The Circle appears to be the perfect corporation. Its aim is laudable. It seeks to use advanced technologies to put an end to crime, corruption, violence, misinformation, and other forms of human and natural calamities. If you work at The Circle, you are a valued employee. They provide you with an array of social events - parties, performances, concerts, and games with top-of-the-line health care, nutrition, housing, and they let you test products that are not yet released to the market. The Circle cares about you, your ideas, and your participation in the community. What will you give to work at such a place?
The story is told through Mae, a newly-hired employee to the Customer Experience department. As she begins, she is in awe at the scope of the company, how much they care about employees and customers, and how different it was from her former, dead-end job. As she advances in her career, more is expected of her. She should have more fun, join more social events, share more photos, make more comments, do more surveys. The company’s motto - “All That Happens Must Be Known” - means that every information, no matter how mundane, is precious and needs to be recorded and stored, forever. After all, if you are good, you have nothing to hide. You have no need for secrets. You have no need for privacy.
Mae is depicted as a naive character who accepts everything that happens at The Circle with wide-eyed wonder. While Mae might not be the most realistic character, it is through her that we slowly realize how easy it is that we can become her. Through her, we are asked to question our own positions on openness vs. privacy. We all have some general opinion about openness. We believe that some information should be open, but that our private lives should stay private. But where do we draw the line? When do our private lives become public information?
“You and your ilk will live, willingly, joyfully, under constant surveillance, watching each other always, commenting on each other, voting and liking and disliking each other, smiling and frowning, and otherwise doing nothing else." - Dave Eggers, The Circle
While the Circle is a composite of many high tech companies, it’s clear that Eggers had Google in mind. No other company has such seemingly altruistic goals as Google, with its wide range of projects, ranging from self-driven cars, to balloons that would provide internet access to third-world nations, to any number of other projects that they have yet to unveil. They provide free search, free email, free maps, free web space, even free operating systems. They hire highly qualified people to run amazing projects that have any number of humanitarian benefits. Yet, its “Do no evil” motto has taken a darker turn in, and, with recent statements by former CEO Eric Schmidt’s creepy remarks ("If you have something that you don't want anyone to know, maybe you shouldn't be doing it in the first place”), some have questioned whether its wise to let a corporation - no matter how smart or genuine they seem - dictate the terms of moral and ethical behavior for everyone else. After all, they were not elected to save us.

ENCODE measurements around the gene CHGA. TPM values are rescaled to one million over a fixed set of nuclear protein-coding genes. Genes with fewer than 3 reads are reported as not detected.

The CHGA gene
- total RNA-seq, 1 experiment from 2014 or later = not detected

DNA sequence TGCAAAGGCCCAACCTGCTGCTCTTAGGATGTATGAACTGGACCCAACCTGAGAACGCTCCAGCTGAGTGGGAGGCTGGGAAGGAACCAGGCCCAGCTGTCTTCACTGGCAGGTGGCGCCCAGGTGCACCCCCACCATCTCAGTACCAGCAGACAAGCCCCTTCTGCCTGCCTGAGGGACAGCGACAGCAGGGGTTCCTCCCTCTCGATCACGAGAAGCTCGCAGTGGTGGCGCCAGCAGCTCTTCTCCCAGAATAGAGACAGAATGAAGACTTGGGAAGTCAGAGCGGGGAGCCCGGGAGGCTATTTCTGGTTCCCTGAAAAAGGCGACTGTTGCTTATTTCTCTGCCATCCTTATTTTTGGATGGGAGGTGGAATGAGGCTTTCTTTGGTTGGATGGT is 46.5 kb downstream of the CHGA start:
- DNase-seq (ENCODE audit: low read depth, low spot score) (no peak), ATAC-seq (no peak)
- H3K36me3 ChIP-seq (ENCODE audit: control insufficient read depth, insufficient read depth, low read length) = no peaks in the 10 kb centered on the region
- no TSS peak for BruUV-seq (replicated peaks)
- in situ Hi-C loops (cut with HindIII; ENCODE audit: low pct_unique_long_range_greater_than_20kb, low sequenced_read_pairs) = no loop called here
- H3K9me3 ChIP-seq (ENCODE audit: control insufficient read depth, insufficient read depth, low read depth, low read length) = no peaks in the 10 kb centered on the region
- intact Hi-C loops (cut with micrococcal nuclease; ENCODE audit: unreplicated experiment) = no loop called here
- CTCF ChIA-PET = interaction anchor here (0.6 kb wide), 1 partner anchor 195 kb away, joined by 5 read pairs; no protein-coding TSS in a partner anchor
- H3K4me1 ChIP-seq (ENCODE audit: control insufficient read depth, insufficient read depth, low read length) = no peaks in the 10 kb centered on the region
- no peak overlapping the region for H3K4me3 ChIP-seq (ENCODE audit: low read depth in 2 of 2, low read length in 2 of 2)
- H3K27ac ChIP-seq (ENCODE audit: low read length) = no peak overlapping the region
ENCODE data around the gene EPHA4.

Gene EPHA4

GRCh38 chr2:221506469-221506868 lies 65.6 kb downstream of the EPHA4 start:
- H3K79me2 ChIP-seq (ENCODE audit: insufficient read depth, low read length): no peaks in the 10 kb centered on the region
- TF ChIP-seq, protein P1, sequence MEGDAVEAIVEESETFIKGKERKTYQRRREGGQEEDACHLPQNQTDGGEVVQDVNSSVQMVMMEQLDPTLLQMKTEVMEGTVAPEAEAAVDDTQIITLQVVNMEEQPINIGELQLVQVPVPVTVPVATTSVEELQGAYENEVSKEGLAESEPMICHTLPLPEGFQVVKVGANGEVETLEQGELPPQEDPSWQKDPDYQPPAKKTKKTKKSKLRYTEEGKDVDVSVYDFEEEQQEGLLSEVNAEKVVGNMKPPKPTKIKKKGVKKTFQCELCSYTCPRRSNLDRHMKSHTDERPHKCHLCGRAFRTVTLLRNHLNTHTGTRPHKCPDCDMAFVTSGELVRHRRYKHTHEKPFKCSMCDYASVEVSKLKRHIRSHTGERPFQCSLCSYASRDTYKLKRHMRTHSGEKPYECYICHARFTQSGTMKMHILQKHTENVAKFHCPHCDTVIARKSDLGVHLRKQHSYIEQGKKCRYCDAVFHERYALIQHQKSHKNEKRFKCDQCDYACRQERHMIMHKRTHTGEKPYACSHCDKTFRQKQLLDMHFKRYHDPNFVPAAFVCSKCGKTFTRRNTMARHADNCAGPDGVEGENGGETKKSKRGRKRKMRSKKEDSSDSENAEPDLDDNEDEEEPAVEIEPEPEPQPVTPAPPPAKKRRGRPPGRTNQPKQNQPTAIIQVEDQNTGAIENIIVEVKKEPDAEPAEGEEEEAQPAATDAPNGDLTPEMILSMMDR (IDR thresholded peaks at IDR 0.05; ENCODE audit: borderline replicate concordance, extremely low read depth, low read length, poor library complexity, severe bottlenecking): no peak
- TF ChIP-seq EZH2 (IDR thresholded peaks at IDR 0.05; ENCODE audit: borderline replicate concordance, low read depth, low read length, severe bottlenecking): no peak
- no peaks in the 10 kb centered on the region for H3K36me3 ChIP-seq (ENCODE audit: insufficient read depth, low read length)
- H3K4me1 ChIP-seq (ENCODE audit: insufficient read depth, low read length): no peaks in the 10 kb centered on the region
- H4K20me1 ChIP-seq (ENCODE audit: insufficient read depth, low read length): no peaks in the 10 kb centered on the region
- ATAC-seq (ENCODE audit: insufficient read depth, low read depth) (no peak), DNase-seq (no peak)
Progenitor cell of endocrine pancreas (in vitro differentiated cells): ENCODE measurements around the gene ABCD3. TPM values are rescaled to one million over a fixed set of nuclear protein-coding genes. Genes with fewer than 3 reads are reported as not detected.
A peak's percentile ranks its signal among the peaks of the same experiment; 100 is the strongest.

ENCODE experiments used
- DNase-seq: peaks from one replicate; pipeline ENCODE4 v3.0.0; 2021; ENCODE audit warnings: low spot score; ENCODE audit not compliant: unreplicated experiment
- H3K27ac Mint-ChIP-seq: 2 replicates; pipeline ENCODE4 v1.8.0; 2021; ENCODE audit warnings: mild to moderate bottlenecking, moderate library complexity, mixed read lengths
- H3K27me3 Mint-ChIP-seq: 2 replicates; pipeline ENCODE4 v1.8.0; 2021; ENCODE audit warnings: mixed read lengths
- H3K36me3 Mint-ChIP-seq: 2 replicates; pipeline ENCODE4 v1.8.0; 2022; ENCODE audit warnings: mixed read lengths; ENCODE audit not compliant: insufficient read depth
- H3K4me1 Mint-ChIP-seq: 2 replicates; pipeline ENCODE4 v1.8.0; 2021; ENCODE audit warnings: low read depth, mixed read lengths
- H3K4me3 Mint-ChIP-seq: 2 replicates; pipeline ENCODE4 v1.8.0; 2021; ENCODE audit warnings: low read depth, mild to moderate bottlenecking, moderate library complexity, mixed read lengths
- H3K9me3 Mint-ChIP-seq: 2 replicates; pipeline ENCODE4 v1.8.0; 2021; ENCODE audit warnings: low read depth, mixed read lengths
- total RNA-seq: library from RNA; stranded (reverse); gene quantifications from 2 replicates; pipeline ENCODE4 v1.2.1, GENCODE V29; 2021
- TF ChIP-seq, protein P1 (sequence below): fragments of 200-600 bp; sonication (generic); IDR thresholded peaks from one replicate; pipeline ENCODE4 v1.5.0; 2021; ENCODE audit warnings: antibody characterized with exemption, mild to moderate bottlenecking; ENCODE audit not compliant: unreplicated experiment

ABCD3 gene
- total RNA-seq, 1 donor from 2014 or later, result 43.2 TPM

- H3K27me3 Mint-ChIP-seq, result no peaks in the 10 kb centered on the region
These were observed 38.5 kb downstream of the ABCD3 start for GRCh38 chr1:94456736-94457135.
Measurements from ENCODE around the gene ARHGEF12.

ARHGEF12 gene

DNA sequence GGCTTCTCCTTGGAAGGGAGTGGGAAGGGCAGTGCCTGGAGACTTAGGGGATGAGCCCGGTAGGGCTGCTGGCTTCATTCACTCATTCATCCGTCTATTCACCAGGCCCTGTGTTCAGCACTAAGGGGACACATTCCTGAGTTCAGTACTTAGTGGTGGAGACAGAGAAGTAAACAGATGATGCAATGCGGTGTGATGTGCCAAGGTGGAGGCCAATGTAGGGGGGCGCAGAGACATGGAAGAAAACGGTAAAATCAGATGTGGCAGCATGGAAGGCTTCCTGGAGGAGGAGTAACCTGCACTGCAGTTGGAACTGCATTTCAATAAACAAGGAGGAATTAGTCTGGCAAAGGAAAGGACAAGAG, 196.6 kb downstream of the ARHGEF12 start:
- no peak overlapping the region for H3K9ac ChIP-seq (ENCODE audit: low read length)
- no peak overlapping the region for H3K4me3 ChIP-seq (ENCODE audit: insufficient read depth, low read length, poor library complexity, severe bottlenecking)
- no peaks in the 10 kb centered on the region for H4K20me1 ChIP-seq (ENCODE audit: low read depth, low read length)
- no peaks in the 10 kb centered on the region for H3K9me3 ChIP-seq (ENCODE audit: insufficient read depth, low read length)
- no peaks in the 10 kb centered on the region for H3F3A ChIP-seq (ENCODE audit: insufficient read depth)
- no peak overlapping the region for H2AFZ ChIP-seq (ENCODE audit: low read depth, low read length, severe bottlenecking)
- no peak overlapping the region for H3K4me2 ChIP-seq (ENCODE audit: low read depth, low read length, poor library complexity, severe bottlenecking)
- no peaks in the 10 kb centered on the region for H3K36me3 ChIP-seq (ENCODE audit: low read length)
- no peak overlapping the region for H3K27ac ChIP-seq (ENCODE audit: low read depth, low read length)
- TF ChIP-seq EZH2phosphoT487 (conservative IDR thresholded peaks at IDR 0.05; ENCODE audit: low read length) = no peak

The arguments Eggers put forth - through various exchanges between characters - is not particularly new. In fact, most of the concerns he raises - about privacy, security, surveillance, consumerism, gamification, and our culture of over-sharing and over-reliance on technology - are topics covered extensively in the past few years. Movies like The Truman Show already opened up the idea of “reality TV” and what it means for us to have our lives, knowingly or unknowingly, broadcast to the world. Eggers does makes the topic more approachable, especially for people who are immersed in social media but who might not necessarily reflect on how much it affects their social interaction and well-being. The world Eggers creates is both incredible and eerily believable. In the “real” world, people do resist new technologies, particularly if they are invasive. Unlike Mae and the employees at The Circle, people today are more likely to question how much privacy is truly protected. At the same time, there are already a growing handful of people who willingly want to have their lives on display, 24/7.
There are already people who advocate for a world not unlike what Eggers had depicted, through gamification and other means of tracking of daily behavior. There are already companies who take liberties (no pun intended) with our rights to privacy, who condescendingly tell us that their approach to social control is more efficient and for the greater good. We already live in the world of self-driving cars, of Google Glass, drones, CCTVs, and NSA surveillance. We are already, sometimes unknowingly, share too much; whenever we listen to a song on Spotify or do something on a game console or play something on Netflix or even order something from an online merchant, we have to think about whether we are sharing our actions to our social networks. At the rate things are going, we can only assume that our future involves more, not less, sharing.